The Catholic University of America

Aug. 22, 2012

Professor Documents Hispanic Migration to Northern Virginia


Associate Professor Enrique Pumar

Associate Professor and Chair of Sociology Enrique Pumar recently received a $52,000 grant from the Smithsonian Institution’s Latino Center to direct the second phase of its Latino History Project.

This project is documenting the footprint of Hispanic migration to the Washington, D.C., metropolitan region. Pumar will be focusing on the presence of Hispanics in Northern Virginia. He will coordinate field research including archival research, interviews, and focus groups, and will organize workshops at the Smithsonian throughout the coming year.

“This Hispanic group [in Northern Virginia] is among the more diverse groups — in terms of ethnic nationality and social stratification — anywhere in the United States,” Pumar says. “Studying Hispanic migration to Northern Virginia tells us something important about why immigrants settle in new gateway destinations.”

Pumar is a member of the Advisory Board of the Smithsonian Institution's Latino Center. The center was created in 1997 and its works spread across the entire network of Smithsonian museums, research centers, programs, and almost 200 affiliates nationwide to ensure that Latino culture, achievement, and contributions are celebrated and recognized, according to its website.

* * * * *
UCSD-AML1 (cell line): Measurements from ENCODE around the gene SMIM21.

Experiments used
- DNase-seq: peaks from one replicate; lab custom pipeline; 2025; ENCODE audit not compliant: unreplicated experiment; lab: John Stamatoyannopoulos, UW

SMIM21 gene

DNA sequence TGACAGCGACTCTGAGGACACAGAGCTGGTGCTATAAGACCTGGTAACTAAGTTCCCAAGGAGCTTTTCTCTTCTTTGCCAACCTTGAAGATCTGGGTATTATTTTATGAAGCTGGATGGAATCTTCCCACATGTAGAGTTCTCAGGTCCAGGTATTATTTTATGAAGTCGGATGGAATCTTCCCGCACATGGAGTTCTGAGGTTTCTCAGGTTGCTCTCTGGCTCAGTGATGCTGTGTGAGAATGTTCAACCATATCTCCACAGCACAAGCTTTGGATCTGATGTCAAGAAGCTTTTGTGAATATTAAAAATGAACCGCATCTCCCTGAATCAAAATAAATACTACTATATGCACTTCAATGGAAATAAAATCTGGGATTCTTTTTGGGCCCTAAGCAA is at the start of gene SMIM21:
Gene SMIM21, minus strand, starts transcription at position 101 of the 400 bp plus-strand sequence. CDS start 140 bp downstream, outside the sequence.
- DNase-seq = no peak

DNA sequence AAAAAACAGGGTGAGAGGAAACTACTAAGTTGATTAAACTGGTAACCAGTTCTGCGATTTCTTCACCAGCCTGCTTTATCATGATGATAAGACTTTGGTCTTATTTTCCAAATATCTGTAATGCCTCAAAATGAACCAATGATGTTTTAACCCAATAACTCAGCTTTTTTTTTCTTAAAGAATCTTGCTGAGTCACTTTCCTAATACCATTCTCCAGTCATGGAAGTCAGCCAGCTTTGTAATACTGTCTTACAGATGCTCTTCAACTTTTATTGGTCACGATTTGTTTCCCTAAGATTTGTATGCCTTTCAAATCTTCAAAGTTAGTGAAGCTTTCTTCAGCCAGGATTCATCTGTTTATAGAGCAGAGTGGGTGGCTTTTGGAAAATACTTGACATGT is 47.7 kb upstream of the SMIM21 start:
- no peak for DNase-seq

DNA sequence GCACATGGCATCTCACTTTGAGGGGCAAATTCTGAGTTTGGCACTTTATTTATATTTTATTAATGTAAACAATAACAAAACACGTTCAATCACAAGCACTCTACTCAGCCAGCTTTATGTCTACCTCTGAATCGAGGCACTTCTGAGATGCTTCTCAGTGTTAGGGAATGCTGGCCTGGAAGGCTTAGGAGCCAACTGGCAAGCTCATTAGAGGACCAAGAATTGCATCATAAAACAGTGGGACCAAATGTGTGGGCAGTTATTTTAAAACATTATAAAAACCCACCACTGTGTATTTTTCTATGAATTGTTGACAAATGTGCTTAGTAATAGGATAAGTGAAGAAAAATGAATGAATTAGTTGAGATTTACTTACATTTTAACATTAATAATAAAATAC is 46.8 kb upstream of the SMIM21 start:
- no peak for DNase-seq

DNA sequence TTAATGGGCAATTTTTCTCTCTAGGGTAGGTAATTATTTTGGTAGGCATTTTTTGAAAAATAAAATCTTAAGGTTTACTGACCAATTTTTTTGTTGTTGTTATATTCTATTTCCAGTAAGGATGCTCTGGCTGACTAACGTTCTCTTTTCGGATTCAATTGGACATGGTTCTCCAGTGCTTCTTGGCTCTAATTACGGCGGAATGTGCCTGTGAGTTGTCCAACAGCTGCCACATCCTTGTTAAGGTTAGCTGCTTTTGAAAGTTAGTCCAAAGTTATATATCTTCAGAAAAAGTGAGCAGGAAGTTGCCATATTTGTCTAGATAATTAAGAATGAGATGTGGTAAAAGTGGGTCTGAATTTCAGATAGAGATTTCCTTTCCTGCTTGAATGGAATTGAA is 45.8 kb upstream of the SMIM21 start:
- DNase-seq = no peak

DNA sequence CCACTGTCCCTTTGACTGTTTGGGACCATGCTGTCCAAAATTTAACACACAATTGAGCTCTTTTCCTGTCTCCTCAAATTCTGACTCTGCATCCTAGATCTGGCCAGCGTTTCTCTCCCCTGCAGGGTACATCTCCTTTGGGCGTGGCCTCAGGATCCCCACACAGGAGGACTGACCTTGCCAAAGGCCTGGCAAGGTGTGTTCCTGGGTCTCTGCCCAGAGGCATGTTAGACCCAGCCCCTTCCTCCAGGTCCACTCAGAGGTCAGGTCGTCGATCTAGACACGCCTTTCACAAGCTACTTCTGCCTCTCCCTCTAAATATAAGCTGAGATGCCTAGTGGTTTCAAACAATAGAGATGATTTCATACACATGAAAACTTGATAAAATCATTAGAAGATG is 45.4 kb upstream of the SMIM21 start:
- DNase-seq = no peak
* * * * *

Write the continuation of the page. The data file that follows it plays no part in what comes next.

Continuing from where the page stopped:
“This is the latest recognition of the significance of Professor Pumar’s work on Hispanic/Latino populations in the Washington area,” says Lawrence R. Poos, dean of the School of Arts and Sciences. “It reminds us of how important his research — and the entire topic — is to the University’s mission of engaging with the changing face of historically Catholic groups in the United States.”

Pumar serves on the editorial board of Sociological Forum and is the consulting editor for sociology to the Library of Congress Handbook of Latin American Studies.

Pumar has published extensively in the areas of political sociology, economies of national development, and race relations. He is the editor of the forthcoming book Hispanic Migration and Urban Development (Emerald Press).


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